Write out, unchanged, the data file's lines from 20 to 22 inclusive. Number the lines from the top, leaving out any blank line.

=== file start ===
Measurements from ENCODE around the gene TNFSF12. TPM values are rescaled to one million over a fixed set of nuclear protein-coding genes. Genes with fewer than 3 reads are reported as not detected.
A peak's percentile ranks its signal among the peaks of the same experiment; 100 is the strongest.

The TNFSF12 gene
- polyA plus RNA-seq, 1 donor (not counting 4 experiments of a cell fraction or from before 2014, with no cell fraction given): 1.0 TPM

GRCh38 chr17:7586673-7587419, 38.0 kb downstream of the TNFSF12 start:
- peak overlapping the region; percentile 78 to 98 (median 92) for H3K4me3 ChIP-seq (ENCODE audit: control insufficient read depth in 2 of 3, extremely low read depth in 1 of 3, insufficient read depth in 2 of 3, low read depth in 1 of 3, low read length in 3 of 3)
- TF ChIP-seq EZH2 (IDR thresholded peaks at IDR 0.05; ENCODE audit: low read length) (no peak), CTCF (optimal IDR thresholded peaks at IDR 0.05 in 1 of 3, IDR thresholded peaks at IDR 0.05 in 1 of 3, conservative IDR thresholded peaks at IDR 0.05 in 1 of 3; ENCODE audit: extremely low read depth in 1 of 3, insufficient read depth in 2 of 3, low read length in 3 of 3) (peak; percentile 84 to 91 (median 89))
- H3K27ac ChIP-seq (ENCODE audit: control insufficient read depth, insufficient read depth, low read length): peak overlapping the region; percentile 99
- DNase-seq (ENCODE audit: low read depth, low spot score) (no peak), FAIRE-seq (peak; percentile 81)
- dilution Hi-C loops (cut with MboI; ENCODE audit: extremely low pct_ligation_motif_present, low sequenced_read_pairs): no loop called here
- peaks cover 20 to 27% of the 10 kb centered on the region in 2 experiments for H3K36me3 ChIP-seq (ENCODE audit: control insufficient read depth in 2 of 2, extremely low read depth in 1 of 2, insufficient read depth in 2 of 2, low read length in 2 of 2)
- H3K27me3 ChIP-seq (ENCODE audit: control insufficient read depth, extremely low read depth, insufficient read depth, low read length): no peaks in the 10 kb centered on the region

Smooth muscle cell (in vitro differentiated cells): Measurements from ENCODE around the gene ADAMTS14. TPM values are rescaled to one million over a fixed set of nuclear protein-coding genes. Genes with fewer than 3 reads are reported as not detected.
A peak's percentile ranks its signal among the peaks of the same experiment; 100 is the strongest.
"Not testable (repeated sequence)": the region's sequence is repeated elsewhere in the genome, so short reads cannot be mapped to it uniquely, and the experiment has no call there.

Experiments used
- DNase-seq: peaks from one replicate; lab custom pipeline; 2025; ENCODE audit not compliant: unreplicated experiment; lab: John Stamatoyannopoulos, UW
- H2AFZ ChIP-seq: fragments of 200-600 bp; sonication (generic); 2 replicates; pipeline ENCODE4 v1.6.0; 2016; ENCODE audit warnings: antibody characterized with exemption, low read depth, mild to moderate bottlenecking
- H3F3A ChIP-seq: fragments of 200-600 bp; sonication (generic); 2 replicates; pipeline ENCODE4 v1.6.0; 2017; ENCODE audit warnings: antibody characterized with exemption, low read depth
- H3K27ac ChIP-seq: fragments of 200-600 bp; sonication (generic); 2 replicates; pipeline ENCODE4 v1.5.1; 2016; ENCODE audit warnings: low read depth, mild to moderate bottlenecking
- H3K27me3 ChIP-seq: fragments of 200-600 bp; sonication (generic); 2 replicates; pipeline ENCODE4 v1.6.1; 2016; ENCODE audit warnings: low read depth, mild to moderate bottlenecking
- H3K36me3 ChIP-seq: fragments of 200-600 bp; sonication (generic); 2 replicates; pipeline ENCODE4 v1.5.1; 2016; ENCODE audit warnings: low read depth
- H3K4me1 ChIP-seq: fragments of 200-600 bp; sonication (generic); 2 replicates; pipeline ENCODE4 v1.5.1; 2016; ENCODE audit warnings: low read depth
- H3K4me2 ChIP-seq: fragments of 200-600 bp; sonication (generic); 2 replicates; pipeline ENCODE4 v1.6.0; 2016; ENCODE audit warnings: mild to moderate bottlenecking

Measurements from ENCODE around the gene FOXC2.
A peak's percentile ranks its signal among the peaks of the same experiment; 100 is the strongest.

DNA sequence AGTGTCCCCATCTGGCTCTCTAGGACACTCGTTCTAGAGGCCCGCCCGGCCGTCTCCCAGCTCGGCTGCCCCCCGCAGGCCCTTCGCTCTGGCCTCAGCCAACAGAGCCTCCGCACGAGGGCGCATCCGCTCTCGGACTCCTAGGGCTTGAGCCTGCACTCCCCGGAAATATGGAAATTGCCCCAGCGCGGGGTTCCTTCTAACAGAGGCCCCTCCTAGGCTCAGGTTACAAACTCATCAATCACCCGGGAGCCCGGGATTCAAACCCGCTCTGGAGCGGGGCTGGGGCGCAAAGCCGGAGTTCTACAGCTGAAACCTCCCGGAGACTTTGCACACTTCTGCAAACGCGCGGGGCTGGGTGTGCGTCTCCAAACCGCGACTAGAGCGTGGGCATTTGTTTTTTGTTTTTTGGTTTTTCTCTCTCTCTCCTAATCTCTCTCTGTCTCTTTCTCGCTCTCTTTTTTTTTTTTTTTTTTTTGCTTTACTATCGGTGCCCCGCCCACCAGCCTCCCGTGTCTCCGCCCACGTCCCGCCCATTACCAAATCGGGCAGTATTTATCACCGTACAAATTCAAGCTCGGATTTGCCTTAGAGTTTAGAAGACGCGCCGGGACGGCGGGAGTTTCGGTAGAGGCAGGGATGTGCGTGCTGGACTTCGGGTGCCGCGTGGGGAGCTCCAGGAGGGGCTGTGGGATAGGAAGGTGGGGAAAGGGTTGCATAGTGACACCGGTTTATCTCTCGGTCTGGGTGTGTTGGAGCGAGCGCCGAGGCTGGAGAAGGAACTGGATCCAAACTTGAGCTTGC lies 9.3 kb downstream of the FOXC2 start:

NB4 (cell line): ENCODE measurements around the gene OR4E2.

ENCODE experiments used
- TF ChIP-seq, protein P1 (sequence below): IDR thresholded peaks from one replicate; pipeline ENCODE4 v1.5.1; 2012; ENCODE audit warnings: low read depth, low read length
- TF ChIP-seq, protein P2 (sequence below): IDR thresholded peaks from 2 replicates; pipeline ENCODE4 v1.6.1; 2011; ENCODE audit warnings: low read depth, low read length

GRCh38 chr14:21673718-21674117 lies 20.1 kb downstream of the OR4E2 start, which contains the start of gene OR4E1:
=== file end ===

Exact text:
- H3K27ac ChIP-seq: fragments of 200-600 bp; sonication (generic); 2 replicates; pipeline ENCODE4 v1.5.1; 2016; ENCODE audit warnings: low read depth, mild to moderate bottlenecking
- H3K27me3 ChIP-seq: fragments of 200-600 bp; sonication (generic); 2 replicates; pipeline ENCODE4 v1.6.1; 2016; ENCODE audit warnings: low read depth, mild to moderate bottlenecking
- H3K36me3 ChIP-seq: fragments of 200-600 bp; sonication (generic); 2 replicates; pipeline ENCODE4 v1.5.1; 2016; ENCODE audit warnings: low read depth